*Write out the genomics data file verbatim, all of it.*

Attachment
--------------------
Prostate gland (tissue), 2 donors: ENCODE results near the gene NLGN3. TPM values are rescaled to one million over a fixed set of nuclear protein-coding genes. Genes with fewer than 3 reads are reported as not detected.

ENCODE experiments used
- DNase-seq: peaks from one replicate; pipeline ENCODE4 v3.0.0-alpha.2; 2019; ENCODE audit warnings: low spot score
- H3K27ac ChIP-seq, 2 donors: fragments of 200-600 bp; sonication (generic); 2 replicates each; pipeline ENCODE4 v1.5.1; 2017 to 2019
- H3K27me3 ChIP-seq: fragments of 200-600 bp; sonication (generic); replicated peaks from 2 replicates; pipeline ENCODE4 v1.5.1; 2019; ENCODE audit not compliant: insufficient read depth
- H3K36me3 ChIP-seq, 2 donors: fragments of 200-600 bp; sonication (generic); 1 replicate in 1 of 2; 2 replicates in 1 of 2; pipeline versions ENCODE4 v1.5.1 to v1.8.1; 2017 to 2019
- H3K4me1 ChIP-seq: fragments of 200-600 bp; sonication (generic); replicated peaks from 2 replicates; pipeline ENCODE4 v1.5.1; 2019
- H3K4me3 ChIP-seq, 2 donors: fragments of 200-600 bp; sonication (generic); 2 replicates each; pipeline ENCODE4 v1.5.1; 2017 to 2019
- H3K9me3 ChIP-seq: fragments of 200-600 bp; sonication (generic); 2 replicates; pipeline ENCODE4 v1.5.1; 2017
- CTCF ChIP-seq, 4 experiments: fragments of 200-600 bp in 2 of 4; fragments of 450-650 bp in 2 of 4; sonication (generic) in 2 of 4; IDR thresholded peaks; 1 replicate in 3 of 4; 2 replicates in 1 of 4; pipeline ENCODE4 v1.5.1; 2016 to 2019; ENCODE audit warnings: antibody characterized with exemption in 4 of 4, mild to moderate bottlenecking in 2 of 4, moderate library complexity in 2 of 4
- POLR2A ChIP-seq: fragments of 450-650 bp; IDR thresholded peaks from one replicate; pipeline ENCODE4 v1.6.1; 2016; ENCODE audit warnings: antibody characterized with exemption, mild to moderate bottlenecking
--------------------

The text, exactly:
Prostate gland (tissue), 2 donors: ENCODE results near the gene NLGN3. TPM values are rescaled to one million over a fixed set of nuclear protein-coding genes. Genes with fewer than 3 reads are reported as not detected.

ENCODE experiments used
- DNase-seq: peaks from one replicate; pipeline ENCODE4 v3.0.0-alpha.2; 2019; ENCODE audit warnings: low spot score
- H3K27ac ChIP-seq, 2 donors: fragments of 200-600 bp; sonication (generic); 2 replicates each; pipeline ENCODE4 v1.5.1; 2017 to 2019
- H3K27me3 ChIP-seq: fragments of 200-600 bp; sonication (generic); replicated peaks from 2 replicates; pipeline ENCODE4 v1.5.1; 2019; ENCODE audit not compliant: insufficient read depth
- H3K36me3 ChIP-seq, 2 donors: fragments of 200-600 bp; sonication (generic); 1 replicate in 1 of 2; 2 replicates in 1 of 2; pipeline versions ENCODE4 v1.5.1 to v1.8.1; 2017 to 2019
- H3K4me1 ChIP-seq: fragments of 200-600 bp; sonication (generic); replicated peaks from 2 replicates; pipeline ENCODE4 v1.5.1; 2019
- H3K4me3 ChIP-seq, 2 donors: fragments of 200-600 bp; sonication (generic); 2 replicates each; pipeline ENCODE4 v1.5.1; 2017 to 2019
- H3K9me3 ChIP-seq: fragments of 200-600 bp; sonication (generic); 2 replicates; pipeline ENCODE4 v1.5.1; 2017
- CTCF ChIP-seq, 4 experiments: fragments of 200-600 bp in 2 of 4; fragments of 450-650 bp in 2 of 4; sonication (generic) in 2 of 4; IDR thresholded peaks; 1 replicate in 3 of 4; 2 replicates in 1 of 4; pipeline ENCODE4 v1.5.1; 2016 to 2019; ENCODE audit warnings: antibody characterized with exemption in 4 of 4, mild to moderate bottlenecking in 2 of 4, moderate library complexity in 2 of 4
- POLR2A ChIP-seq: fragments of 450-650 bp; IDR thresholded peaks from one replicate; pipeline ENCODE4 v1.6.1; 2016; ENCODE audit warnings: antibody characterized with exemption, mild to moderate bottlenecking